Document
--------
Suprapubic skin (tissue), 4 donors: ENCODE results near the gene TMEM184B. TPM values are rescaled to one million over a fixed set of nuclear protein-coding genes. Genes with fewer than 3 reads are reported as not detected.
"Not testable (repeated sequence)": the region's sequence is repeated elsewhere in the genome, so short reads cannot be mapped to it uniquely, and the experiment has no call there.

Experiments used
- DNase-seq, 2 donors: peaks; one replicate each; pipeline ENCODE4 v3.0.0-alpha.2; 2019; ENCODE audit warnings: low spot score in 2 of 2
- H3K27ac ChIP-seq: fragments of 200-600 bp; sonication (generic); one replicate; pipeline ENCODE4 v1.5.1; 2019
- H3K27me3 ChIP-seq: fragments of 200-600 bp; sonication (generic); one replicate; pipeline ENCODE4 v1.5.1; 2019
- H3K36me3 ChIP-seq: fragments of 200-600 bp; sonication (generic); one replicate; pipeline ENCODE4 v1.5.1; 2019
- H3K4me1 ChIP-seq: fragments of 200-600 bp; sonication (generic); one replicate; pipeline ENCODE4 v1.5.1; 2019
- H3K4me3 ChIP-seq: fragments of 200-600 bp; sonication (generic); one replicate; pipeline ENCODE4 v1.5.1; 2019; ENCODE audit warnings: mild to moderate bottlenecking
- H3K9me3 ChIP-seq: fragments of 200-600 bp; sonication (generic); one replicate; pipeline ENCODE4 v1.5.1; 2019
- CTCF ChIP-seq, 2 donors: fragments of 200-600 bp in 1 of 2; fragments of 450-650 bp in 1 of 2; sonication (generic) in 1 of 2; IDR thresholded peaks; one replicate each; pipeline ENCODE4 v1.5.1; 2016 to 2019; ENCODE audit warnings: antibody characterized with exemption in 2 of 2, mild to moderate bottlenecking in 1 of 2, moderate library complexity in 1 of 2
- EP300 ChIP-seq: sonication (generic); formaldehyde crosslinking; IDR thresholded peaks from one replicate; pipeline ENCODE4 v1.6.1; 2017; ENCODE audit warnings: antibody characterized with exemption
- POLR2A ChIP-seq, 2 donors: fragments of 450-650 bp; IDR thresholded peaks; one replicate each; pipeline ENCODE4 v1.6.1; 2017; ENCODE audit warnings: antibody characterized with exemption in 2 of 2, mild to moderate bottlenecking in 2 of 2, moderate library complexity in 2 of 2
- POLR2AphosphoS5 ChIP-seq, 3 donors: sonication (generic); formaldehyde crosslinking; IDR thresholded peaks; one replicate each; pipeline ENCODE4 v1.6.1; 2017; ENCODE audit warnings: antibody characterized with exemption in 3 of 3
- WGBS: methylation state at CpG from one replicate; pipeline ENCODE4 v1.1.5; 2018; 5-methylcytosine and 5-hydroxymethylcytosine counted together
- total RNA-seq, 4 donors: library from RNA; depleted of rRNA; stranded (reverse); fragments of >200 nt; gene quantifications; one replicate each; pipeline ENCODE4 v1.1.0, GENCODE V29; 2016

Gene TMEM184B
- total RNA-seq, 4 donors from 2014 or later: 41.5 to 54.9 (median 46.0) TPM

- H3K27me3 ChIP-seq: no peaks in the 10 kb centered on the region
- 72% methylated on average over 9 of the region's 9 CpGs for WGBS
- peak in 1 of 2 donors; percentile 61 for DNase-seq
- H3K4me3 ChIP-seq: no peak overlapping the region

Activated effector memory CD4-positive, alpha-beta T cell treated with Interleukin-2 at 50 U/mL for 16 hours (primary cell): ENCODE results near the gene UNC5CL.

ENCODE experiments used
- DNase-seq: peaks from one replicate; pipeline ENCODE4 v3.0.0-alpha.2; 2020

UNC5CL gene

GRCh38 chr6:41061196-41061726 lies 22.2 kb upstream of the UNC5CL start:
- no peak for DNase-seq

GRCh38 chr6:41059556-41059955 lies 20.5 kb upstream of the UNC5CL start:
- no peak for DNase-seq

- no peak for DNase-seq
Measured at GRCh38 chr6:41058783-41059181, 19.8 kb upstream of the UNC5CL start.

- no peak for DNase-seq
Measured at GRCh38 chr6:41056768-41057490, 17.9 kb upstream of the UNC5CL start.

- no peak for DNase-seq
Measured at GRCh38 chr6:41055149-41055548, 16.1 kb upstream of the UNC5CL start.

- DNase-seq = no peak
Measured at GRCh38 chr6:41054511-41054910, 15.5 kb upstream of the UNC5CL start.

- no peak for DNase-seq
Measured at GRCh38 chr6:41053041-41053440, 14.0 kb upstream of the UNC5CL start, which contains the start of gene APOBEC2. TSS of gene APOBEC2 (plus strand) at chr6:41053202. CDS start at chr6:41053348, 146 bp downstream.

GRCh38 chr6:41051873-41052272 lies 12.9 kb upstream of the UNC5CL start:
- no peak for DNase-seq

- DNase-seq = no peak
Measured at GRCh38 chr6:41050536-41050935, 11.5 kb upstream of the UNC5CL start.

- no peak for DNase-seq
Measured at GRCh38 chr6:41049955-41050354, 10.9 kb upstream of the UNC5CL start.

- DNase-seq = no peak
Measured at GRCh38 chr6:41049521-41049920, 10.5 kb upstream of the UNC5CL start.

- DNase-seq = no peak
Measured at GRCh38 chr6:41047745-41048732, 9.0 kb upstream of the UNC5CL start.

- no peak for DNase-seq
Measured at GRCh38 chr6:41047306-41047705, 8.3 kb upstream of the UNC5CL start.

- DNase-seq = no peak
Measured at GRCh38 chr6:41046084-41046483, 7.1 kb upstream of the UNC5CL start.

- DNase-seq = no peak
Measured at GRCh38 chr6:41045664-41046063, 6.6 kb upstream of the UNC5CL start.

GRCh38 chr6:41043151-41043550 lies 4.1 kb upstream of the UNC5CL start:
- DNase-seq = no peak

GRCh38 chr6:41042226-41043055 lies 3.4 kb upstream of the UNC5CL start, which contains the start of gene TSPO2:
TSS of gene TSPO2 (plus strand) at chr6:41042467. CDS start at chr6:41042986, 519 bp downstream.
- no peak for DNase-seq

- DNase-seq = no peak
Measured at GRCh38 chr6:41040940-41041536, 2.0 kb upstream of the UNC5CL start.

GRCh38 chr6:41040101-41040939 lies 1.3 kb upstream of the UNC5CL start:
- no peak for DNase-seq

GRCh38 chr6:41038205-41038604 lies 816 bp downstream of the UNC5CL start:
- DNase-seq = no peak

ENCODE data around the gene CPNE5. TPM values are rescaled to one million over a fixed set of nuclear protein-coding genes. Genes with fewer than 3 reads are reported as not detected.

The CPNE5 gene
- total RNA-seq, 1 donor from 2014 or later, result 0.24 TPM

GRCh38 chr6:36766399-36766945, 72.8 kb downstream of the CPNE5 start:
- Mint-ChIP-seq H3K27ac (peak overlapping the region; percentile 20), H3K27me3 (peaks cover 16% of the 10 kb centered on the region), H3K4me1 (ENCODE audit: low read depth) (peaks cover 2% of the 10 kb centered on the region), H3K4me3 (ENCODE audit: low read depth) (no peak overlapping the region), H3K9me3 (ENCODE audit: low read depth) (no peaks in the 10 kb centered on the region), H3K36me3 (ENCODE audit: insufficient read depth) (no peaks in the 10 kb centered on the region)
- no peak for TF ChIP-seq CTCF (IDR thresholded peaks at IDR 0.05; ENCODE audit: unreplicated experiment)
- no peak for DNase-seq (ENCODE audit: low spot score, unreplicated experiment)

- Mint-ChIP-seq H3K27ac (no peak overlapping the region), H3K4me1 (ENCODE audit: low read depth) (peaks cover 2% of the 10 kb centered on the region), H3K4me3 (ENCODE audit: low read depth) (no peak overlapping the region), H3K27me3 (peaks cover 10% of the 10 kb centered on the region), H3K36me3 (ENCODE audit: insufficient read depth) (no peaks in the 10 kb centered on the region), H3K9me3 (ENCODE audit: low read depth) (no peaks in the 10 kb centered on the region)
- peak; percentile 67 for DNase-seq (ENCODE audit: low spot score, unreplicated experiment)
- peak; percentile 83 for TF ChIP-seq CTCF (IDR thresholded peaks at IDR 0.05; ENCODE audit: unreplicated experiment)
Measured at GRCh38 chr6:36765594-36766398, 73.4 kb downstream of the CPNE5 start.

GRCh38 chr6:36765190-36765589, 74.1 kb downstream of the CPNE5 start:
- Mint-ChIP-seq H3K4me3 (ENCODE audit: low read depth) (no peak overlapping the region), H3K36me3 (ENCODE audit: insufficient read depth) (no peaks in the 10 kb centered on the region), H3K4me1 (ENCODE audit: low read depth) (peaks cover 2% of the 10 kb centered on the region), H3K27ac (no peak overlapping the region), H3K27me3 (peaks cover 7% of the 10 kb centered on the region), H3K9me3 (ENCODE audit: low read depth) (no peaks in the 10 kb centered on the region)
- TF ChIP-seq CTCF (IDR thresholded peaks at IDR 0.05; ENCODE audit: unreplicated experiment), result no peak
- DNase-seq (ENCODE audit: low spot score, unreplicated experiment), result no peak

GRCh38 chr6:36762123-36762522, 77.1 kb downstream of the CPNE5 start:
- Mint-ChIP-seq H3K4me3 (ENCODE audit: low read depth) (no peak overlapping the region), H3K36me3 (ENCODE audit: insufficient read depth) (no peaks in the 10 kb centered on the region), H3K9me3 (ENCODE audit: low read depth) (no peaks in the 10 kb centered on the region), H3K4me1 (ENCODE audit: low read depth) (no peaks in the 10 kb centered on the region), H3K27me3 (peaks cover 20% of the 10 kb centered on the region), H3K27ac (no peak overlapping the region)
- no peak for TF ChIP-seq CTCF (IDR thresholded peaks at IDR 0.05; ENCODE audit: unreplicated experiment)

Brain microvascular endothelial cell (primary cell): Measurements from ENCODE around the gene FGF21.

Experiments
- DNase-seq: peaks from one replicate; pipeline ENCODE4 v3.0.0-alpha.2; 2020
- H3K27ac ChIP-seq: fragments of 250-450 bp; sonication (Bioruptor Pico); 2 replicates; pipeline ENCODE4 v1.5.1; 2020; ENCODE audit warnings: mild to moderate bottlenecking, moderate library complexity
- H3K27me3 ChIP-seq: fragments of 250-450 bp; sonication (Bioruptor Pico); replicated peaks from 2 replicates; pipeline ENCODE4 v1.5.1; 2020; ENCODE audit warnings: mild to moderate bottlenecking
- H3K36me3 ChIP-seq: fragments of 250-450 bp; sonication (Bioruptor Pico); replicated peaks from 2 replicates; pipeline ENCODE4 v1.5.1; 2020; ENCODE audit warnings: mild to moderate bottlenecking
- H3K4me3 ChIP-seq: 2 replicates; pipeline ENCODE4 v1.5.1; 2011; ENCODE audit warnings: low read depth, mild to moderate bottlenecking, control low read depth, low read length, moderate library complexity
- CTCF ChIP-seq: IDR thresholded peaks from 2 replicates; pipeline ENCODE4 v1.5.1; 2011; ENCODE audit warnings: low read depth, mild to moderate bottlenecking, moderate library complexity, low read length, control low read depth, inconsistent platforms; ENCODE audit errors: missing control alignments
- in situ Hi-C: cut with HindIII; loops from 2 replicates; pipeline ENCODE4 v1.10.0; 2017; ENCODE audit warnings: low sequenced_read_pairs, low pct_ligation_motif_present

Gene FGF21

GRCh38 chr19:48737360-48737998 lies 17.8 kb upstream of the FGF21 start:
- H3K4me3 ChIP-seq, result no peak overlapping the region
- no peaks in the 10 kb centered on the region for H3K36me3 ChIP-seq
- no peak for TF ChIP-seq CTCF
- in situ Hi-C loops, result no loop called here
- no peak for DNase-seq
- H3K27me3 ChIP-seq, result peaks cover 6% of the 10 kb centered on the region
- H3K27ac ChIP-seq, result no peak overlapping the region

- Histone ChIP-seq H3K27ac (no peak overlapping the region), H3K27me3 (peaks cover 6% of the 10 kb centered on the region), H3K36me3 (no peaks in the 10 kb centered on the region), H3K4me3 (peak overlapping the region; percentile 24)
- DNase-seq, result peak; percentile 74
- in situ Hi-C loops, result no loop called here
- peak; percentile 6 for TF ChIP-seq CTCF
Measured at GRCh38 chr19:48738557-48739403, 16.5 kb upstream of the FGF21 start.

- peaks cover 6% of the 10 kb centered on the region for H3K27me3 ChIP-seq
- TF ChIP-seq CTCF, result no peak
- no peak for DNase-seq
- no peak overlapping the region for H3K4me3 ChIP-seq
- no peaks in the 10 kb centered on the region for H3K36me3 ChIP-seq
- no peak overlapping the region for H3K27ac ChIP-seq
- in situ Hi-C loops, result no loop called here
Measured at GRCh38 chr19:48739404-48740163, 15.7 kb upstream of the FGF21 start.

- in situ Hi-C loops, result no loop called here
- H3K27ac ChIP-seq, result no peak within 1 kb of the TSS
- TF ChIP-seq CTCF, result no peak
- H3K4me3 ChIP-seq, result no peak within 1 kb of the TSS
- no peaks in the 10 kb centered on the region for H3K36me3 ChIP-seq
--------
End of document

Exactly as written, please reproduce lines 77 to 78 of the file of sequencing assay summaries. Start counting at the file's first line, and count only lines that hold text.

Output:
- peak; percentile 83 for TF ChIP-seq CTCF (IDR thresholded peaks at IDR 0.05; ENCODE audit: unreplicated experiment)
Measured at GRCh38 chr6:36765594-36766398, 73.4 kb downstream of the CPNE5 start.